“Read the directions and directly you will be directed in the right direction.”

-Alices Adventures in Wonderland Summary by Make Me Read, Author Lewis Carroll

The King is the judge, and the White Rabbit announces the proceedings as an officer of the court. After several curious depositions, Alice is called as a witness. When an absurd piece of evidence is produced – a poem that is alleged proof of the Knave of Hearts’ guilt – Alice loses her temper. She denounces the trial as sheer nonsense, which makes the Queen threaten to behead Alice once more. Yet as Alice grows taller she becomes more self-confident. She dismisses them all as just a bunch of playing cards.

“So Alice got up and ran off, thinking while she ran, as well she might, what a wonderful dream it had been.”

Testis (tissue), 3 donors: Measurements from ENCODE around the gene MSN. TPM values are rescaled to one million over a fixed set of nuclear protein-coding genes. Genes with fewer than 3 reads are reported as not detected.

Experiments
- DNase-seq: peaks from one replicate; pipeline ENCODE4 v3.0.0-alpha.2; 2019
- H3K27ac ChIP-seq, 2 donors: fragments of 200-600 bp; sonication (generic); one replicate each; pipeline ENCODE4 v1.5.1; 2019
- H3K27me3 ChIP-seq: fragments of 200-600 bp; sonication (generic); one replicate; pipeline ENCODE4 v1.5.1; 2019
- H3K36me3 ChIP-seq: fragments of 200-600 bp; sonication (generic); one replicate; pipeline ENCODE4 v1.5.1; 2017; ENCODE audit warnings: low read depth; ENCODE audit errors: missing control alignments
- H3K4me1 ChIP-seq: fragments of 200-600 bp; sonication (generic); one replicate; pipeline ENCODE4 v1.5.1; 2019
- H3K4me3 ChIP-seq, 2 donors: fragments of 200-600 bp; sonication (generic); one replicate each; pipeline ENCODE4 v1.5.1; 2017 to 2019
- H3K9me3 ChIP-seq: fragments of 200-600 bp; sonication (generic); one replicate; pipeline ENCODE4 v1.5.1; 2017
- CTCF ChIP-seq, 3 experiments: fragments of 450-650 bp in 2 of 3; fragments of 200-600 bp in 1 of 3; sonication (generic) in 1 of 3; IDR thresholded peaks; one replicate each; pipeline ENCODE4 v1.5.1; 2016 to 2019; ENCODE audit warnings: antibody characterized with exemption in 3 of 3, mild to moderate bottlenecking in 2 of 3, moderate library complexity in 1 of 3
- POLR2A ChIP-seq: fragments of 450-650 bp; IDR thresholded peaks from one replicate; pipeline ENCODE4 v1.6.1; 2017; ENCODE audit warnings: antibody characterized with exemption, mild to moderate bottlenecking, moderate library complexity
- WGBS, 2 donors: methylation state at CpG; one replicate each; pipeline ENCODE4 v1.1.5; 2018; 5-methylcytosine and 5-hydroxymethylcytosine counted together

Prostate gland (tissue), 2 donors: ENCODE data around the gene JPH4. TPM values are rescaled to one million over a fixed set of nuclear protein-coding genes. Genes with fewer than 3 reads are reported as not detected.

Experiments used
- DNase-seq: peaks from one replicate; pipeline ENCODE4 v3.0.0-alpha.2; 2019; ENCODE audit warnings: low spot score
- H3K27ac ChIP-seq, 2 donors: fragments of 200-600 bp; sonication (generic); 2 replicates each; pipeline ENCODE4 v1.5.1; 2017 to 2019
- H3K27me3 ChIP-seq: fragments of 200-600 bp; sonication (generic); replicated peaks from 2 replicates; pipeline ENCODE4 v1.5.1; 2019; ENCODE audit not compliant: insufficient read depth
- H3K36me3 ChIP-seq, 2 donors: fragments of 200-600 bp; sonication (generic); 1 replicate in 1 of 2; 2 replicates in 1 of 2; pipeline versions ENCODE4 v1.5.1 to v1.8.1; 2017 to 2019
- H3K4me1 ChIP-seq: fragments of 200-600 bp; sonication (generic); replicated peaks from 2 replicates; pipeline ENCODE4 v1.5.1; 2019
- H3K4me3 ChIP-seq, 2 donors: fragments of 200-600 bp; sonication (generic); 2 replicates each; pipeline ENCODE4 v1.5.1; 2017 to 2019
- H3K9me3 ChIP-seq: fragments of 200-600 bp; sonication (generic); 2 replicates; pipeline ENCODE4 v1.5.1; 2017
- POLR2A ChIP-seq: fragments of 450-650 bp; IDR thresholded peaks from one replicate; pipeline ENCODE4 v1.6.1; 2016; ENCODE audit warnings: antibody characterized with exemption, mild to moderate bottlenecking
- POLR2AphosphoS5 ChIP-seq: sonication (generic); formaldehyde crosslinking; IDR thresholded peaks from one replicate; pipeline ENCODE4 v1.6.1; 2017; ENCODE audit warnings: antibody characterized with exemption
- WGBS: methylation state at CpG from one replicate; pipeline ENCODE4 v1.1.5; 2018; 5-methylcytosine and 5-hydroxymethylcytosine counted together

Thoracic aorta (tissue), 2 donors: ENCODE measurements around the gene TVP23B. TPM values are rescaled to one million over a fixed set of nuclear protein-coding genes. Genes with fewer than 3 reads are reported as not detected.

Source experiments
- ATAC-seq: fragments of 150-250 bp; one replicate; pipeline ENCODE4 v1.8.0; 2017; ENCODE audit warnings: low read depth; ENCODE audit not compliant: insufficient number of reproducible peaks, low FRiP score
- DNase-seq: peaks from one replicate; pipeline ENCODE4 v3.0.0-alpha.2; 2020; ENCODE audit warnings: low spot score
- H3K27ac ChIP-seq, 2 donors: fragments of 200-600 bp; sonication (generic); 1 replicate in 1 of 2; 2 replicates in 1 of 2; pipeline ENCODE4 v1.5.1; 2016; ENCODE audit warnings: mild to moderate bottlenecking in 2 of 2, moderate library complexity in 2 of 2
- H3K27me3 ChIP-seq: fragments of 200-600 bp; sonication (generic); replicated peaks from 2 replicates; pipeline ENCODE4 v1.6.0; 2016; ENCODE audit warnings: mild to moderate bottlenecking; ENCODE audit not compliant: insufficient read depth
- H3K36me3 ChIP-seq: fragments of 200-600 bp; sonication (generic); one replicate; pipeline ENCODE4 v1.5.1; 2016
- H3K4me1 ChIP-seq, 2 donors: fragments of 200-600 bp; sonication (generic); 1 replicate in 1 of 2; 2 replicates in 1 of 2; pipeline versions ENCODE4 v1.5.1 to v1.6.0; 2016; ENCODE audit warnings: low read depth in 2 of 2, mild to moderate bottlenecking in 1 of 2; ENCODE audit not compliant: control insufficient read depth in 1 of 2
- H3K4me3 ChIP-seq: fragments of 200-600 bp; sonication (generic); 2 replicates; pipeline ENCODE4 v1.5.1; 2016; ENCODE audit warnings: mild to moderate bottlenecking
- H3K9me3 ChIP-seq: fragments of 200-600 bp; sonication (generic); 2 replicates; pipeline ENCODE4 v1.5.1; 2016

-Alices Adventures in Wonderland Summary by Make Me Read, Author Lewis Carroll

At her words, the cards rise up and come flying down on Alice, making her scream in anger and fear – until she realizes that she’s lying on the river bank and everything was but a dream. She tells her adventures to her sister, who reminds her that it is time for tea. After Alice rushes off to eat, her sister ponders Alice’s future life and children, and how the story of her dream might entertain them.

“When I used to read fairy-tales, I fancied that kind of thing never happened, and now here I am in the middle of one!”

-Alices Adventures in Wonderland Summary by Make Me Read, Author Lewis Carroll